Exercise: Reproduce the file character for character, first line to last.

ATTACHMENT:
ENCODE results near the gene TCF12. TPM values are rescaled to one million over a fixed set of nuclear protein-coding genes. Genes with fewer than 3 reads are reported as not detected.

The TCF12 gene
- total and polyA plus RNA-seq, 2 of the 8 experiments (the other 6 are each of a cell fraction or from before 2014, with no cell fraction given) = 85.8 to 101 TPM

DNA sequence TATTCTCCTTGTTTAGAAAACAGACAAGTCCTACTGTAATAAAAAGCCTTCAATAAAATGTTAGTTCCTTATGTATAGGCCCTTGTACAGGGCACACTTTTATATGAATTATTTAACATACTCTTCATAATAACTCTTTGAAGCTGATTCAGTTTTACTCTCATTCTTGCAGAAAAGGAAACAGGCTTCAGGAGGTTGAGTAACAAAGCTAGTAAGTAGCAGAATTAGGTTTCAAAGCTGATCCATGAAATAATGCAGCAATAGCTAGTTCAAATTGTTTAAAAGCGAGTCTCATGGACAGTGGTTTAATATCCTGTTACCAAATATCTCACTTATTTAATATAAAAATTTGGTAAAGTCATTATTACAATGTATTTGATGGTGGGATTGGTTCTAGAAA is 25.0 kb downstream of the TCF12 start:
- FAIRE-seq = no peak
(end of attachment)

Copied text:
ENCODE results near the gene TCF12. TPM values are rescaled to one million over a fixed set of nuclear protein-coding genes. Genes with fewer than 3 reads are reported as not detected.

The TCF12 gene
- total and polyA plus RNA-seq, 2 of the 8 experiments (the other 6 are each of a cell fraction or from before 2014, with no cell fraction given) = 85.8 to 101 TPM

DNA sequence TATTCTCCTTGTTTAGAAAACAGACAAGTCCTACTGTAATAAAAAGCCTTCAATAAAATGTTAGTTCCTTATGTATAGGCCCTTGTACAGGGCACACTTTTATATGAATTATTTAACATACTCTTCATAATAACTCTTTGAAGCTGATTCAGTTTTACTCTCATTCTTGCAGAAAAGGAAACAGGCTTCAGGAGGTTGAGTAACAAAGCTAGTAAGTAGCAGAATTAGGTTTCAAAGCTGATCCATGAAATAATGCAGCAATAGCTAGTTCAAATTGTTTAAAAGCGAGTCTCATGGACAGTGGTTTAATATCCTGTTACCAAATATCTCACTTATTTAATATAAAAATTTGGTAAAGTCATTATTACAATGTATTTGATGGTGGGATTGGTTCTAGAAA is 25.0 kb downstream of the TCF12 start:
- FAIRE-seq = no peak